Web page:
There are three independent breweries on Maui – Maui Brewing, Kohola Brewing, and Mahalo Aleworks. There are also a handful of brewpubs – like What Ales You and the Pint & Cork – that have hard-to-find craft creations on tap. Don’t be surprised if you spot a Seattle brew like Elysian Space Dust on tap at a Maui bar! We even recently spotted Elysian brews at Hana Ranch Store. Craft beer on Maui is really taking off.

Maui Seattle Similarities Beer


Pacific Island Culture

Iam Tongi, the 2023 winner of American Idol, put Seattle’s Pacific Islander community on the map. Washington has one of the highest Pacific Islander and Hawaiian populations in the United States, rivaling Las Vegas, California, and Hawaii. About 46,000 people of Hawaiian and Pacific Island descent live in Washington – mostly in the Seattle metropolitan area.

Maui Seattle Similarities City

Look closely, and you’ll see Hawaiian influences all over Seattle. It’s common to spot Hawaii decals on cars while driving on the freeway. Near the University of Washington, a general store sells Hawaiian-style snacks, clothing, art, and books – aptly named Hawaii General Store. And in Everett, you’ll find Hui Wa’a O Puget Sound, a canoe club dedicated to perpetuating Hawaiian values and traditions.


…And Ono Hawaiian Food!

And, of course, with the migration of Hawaiians to Seattle comes tasty island cuisine.

There are several L&Ls in the Seattle area, but there are even more mom-and-pop Hawaiian restaurants. Bobby’s Hawaiian Style Restaurant in Lynwood is a longstanding favorite. Featured on Diners, Drive-Ins and Dives, the menu here is lined with classic island eats like kalbi ribs, loco moco, and kalua pork. Bobby, the restaurant’s proprietor, was born and raised on Molokai, so you know his food is the real deal.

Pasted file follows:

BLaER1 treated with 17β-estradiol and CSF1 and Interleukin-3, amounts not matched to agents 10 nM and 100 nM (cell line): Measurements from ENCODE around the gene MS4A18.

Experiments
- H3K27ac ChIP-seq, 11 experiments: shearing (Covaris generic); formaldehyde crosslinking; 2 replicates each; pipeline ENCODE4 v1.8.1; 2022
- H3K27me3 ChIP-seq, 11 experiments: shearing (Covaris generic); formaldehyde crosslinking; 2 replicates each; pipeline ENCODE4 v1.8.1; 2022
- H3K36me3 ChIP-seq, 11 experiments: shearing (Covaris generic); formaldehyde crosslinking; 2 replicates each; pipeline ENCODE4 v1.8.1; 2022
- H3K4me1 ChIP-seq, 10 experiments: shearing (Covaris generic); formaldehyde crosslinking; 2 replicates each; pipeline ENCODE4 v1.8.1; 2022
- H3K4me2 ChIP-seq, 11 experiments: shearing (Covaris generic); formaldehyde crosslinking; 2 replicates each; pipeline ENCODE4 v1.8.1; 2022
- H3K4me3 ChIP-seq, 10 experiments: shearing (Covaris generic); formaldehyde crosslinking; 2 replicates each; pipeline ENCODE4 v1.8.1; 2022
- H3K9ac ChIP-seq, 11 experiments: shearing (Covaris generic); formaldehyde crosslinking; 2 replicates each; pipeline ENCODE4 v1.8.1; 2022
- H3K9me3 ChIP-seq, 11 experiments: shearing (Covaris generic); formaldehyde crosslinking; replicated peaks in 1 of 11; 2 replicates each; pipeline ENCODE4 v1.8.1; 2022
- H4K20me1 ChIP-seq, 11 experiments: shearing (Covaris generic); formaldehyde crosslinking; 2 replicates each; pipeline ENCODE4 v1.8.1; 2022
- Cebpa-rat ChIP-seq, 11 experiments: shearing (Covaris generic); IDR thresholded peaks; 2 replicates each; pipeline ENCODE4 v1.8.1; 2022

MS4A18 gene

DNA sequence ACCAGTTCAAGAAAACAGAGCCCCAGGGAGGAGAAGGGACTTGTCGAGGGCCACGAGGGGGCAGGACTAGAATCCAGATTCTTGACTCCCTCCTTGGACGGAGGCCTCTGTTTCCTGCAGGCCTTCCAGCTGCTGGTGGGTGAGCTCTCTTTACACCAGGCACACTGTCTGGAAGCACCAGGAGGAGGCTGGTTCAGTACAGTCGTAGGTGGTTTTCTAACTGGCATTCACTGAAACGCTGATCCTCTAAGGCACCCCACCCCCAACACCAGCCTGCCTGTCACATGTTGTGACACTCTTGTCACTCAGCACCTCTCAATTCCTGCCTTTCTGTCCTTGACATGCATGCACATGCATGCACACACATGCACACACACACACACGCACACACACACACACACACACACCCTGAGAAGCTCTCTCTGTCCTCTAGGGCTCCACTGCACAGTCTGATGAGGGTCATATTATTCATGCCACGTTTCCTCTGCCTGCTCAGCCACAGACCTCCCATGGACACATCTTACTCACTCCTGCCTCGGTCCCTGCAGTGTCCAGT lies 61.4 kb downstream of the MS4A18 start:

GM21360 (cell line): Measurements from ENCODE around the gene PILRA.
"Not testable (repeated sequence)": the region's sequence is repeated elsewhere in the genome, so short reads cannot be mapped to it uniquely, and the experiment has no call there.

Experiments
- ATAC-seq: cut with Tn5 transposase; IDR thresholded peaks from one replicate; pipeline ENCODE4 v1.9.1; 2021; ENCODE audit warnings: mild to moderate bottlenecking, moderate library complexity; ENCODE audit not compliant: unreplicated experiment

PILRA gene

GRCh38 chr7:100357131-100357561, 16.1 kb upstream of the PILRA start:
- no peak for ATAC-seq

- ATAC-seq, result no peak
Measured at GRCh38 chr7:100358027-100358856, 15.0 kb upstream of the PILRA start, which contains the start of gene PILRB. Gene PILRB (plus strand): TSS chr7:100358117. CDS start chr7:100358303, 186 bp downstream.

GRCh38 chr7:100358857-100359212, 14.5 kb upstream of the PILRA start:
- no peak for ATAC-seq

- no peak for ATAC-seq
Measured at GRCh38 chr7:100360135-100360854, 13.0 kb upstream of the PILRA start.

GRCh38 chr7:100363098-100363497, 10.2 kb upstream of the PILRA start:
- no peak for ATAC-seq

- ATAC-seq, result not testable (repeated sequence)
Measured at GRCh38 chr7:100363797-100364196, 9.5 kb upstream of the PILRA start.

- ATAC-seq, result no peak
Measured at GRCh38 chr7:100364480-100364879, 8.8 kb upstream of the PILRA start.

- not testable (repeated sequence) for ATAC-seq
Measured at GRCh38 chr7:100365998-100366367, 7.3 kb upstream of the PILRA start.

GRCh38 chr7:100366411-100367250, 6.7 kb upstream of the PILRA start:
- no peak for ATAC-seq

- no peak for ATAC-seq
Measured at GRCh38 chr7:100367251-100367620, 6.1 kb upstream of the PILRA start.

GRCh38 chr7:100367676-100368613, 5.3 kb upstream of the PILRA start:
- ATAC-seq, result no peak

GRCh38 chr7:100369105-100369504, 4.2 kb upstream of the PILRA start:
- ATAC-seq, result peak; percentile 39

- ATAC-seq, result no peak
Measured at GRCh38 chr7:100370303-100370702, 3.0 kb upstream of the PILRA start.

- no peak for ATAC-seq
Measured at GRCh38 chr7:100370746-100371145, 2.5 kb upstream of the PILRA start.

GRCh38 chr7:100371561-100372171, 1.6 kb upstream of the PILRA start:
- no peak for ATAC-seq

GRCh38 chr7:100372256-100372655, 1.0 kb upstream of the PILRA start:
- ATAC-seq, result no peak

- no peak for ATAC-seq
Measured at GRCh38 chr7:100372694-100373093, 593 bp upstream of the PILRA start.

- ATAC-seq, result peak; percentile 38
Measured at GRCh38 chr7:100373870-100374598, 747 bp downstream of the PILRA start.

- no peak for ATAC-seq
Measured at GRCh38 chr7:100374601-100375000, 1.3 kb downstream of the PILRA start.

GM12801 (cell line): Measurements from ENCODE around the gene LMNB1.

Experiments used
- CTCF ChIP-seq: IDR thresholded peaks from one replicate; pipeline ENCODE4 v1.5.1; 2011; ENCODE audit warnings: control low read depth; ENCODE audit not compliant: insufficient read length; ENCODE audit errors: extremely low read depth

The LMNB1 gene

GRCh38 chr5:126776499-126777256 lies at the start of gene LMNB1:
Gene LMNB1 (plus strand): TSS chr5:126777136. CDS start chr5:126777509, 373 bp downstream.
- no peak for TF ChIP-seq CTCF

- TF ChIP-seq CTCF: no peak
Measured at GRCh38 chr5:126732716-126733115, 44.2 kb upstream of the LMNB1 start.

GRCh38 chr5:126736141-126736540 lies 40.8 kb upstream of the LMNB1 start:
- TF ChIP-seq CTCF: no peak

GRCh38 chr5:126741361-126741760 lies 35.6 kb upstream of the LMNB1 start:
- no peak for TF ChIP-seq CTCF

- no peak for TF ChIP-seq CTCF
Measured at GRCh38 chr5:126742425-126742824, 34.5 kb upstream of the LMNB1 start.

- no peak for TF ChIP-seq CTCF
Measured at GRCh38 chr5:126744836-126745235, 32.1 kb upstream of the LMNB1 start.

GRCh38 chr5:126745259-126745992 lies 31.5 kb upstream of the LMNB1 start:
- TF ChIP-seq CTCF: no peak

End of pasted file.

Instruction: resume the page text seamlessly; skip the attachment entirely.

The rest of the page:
Maui Seattle Similarities Hawaiian Food

Even famous Hawaii-born chefs have recognized the market for Hawaiian food in the Sea-Tac area. Sam Choy – one of the founders of Hawaii Regional Cuisine – opened Poke to the Max in Hillman City. The restaurant’s artful, oh-so-ono poke is a knockout.


A Buzzy Coffee Industry

Seattle is synonymous with coffee. Obviously, Seattle is known as the birthplace of Starbucks, but the city is home to countless other independent coffee shops. And when we say countless, we mean countless. There are about 56 coffee shops per 100,000 residents in Seattle (according to SeattlePI.com).

Maui Seattle Similarities Coffee Shop

On the other hand, coffee shop culture isn’t as widespread on Maui. Sure, we have a few good coffee shops, but the scene is nothing like Seattle’s.

What we do have, however, is a perfect coffee-growing climate – and Maui-grown beans are some of the best in the world.

You can try Maui-grown coffee at a handful of places. Grandma’s Coffee House in Keokea grows and roasts its own beans. Up the road from Grandma’s is O’o Farms, where you can purchase bags of coffee grown and roasted on the slopes of Haleakala. Meanwhile, Island Press Coffee in Kaanapali sells and serves coffee grown less than a mile from their shop.

Maui Seattle Similarities Coffee


Seattle Residents:

What draws you to Maui? The sunshine, the activities, the food? All of the above?

Let us know what your favorite thing about the island is. We hope to see you here soon!